EmptyStaples Center, Los Angeles
Thursday, Nov. 8
For a band whose members grew up in an affluent Los Angeles area and probably attended a lot of concerts as kids, Maroon 5 appears to have learned the wrong lessons about arena rock.
The group's 75-minute show at Staples Center before a near-capacity hometown audience was forced and stiff. Lanky singer-guitarist Adam Levine had to cajole fans into singing along and later to pull out their cell phones and wave them.
To its credit, Maroon 5 is a sheepish radio programmer's dream, playing tepid funky pop derivative of much richer soul sounds from previous decades, combined with the most wretched excesses of bland '80s corporate rock. With a rhythmic bottom for a dance crowd and lovey-dovey or I'm-so-hurt lyrics for the pop people, it's added up to hit after hit for the band from its smash albums "Songs About Jane" and this year's "It Won't Be Soon Before Long."
However, the many sound-alike songs filled with fanning guitar and hiccupping beats revealed formula over real vision. Levine's thin, nasal tenor, with shifts into falsetto is post-boy band swoon crooning for women in their 20s and 30s, who appeared to make up a large part of the audience, though it also looked like a big date night for couples as well.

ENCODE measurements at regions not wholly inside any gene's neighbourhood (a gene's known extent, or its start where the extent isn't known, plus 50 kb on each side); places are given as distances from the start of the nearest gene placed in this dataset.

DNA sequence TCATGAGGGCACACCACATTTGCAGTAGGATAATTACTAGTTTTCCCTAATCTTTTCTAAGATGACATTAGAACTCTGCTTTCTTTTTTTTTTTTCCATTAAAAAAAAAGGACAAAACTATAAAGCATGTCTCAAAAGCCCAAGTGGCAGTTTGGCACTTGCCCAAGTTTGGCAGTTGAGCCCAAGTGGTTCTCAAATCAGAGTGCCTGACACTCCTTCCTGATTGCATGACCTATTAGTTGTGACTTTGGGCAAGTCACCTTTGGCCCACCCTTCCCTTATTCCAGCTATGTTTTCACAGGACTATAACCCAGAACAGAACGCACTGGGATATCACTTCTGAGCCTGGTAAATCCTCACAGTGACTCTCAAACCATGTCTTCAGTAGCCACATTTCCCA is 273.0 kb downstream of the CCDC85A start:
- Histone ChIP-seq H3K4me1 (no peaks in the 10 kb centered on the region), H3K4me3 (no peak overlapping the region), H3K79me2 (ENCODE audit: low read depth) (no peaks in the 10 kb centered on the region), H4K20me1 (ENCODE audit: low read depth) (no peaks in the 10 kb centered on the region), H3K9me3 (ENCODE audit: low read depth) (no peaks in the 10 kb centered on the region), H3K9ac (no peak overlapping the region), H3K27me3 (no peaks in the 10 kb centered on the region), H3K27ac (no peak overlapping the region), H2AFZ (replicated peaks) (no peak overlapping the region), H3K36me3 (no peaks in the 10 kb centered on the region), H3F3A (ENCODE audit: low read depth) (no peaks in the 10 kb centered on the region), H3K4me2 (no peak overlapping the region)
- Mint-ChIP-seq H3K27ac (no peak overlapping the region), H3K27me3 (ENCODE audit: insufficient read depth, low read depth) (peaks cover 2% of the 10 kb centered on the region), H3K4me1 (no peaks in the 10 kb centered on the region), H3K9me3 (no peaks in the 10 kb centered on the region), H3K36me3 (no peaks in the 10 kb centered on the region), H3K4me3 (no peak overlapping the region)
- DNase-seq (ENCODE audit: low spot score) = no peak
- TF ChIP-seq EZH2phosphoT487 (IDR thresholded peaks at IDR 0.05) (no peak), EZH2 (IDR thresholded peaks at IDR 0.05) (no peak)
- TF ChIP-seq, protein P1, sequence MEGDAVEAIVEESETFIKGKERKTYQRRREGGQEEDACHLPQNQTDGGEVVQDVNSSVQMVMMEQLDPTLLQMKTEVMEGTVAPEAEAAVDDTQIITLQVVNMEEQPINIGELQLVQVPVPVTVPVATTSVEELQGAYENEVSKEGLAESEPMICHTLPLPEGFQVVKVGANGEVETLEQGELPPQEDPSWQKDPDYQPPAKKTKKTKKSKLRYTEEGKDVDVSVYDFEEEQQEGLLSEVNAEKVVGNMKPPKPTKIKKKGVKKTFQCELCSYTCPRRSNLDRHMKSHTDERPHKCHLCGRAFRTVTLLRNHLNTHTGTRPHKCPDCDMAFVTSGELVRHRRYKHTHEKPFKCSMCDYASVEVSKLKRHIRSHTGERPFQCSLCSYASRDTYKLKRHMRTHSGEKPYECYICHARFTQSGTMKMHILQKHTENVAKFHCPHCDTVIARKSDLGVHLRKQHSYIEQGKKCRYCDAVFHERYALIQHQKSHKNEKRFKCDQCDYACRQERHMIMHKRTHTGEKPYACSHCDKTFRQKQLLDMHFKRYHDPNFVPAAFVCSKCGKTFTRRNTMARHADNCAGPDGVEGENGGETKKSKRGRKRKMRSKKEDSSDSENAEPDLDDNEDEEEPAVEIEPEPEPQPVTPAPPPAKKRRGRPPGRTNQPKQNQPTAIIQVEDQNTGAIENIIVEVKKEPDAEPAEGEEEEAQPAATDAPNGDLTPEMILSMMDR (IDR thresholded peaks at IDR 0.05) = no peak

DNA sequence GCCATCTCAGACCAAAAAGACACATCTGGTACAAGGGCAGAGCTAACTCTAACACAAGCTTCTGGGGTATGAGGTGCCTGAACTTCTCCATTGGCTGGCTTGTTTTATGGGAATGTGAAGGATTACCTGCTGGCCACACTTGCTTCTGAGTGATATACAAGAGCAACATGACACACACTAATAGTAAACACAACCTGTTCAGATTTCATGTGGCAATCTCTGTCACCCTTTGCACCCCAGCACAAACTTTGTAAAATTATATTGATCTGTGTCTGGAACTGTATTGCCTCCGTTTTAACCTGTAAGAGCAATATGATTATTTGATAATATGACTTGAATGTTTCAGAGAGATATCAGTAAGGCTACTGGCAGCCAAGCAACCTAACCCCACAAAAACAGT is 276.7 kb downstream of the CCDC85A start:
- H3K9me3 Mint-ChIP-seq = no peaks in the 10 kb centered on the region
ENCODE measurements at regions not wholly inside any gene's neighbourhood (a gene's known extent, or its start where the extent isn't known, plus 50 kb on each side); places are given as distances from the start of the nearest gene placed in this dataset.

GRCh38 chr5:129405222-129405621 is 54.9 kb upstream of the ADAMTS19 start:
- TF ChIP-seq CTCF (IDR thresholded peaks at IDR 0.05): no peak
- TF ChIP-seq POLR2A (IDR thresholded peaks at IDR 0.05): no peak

Too often, the band attempted extended versions of those hits, which led to bland blare over focus and choppy stop-starts, especially during "Wake Up Call," while the moody "Secret" shifted into a lift from Phil Collins' "In the Air Tonight," more of an emotional button-pushing move than finding a connection between the two songs.
The influences were sometimes shameless: Stevie Wonder could sue for defamation of style over the group's blaring treatment of its own "Sunday Morning," while the Police-meets-U2 knockoff "Not Falling Apart" found Levine teaching the audience the woah-oh coda; sorry guy, they'd all just sing back to Bono without any need for instruction.
The set-closing "This Love" was kept tight, still one of the group's strongest songs, but an encore kicked off by a wretched, meaningless drum solo from Matt Flynn -- joined by Levine standing behind a smaller kit up front -- was the worst of all the arena rock cliches. The ballad "She Will be Loved" followed by an appropriate "Sweetest Goodbye" made for a much sweeter finish.
Rather than really work the few genuine grooves it has, Maroon 5 so wants to rock, but it's not a rock band. The boys should talk to their second-billed act, the Hives. The Swedish combo packed more fun powder keg riffing and real rock 'n' roll energy full of gusto and gumption into their half-hour onstage than Maroon 5 did in its entire show.
Hives singer Howlin' Pelle Almqvist still came on like a strutting son-of-Jagger, jumping into the photographers pit and winning over the crowd with self-effacing humor as the band cranked out compact cluster bombs from its new "The Black and White Album" as well as its great garage rock slice of snotty defiance "Hate to Say I Told You So."
The night's opener was longtime L.A. cult band and Maroon 5 pals Phantom Planet, best known for the semi-hit "California," the theme song from Fox's "The O.C."